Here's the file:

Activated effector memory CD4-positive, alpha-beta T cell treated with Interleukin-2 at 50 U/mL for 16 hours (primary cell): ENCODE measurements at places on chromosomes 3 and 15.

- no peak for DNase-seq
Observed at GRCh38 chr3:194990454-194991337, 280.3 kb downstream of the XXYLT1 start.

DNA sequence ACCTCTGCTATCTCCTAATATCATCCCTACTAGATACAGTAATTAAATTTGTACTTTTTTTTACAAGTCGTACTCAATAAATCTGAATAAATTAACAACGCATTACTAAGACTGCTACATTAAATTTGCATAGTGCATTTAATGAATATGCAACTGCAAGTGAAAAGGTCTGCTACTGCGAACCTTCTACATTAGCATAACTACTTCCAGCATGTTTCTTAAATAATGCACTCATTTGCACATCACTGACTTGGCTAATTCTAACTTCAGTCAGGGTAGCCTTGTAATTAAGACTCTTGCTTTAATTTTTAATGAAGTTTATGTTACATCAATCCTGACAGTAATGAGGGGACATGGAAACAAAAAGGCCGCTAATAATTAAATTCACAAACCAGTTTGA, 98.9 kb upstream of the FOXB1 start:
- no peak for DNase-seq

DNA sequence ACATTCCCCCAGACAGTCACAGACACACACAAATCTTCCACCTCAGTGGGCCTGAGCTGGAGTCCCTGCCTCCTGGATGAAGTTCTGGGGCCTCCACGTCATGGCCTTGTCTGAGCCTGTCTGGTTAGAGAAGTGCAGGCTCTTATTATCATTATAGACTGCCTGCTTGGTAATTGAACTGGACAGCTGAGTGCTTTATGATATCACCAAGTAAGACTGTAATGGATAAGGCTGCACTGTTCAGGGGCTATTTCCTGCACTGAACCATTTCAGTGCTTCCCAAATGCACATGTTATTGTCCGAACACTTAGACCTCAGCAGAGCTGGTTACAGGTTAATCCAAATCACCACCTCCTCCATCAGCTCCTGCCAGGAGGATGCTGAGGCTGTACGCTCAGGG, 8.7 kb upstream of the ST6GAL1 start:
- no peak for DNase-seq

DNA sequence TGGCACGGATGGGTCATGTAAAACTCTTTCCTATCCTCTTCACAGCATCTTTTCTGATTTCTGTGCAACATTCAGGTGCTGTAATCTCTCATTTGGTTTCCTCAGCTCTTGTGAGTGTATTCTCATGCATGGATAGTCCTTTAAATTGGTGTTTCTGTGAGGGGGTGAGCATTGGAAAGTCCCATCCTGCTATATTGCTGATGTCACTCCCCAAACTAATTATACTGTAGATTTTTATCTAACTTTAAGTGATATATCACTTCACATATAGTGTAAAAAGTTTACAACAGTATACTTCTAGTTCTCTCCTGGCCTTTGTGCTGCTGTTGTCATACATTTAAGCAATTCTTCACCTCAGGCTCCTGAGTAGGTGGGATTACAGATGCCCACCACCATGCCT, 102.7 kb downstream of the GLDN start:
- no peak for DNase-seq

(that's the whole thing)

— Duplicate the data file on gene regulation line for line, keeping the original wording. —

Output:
Activated effector memory CD4-positive, alpha-beta T cell treated with Interleukin-2 at 50 U/mL for 16 hours (primary cell): ENCODE measurements at places on chromosomes 3 and 15.

- no peak for DNase-seq
Observed at GRCh38 chr3:194990454-194991337, 280.3 kb downstream of the XXYLT1 start.

DNA sequence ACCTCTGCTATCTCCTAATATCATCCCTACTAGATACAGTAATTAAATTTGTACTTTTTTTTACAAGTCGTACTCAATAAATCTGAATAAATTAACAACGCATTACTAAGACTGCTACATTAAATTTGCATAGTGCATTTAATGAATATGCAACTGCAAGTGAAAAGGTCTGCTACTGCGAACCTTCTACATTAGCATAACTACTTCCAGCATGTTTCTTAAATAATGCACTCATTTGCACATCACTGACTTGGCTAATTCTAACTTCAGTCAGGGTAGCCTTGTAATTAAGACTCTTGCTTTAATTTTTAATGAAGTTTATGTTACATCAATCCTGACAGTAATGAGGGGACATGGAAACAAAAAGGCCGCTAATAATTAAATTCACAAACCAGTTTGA, 98.9 kb upstream of the FOXB1 start:
- no peak for DNase-seq

DNA sequence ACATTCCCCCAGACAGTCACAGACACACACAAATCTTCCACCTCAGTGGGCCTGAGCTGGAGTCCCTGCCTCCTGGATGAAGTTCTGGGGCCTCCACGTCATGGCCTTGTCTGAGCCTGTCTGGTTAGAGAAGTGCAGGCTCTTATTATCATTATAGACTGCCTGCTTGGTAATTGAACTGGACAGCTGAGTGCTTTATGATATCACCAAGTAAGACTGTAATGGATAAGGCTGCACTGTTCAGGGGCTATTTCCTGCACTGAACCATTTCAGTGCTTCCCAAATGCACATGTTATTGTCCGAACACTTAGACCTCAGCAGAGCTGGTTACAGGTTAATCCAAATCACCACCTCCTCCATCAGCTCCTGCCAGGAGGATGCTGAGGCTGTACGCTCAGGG, 8.7 kb upstream of the ST6GAL1 start:
- no peak for DNase-seq

DNA sequence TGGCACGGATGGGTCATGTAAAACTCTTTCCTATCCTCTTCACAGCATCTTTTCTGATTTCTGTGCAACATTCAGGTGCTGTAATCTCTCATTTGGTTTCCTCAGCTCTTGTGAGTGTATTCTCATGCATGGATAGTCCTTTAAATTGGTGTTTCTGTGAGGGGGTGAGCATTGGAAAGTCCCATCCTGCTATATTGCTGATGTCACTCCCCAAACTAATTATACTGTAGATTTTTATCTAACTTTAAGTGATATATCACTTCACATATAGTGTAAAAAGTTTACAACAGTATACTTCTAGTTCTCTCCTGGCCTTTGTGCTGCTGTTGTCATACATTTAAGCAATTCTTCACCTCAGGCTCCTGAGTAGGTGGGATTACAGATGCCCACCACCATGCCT, 102.7 kb downstream of the GLDN start:
- no peak for DNase-seq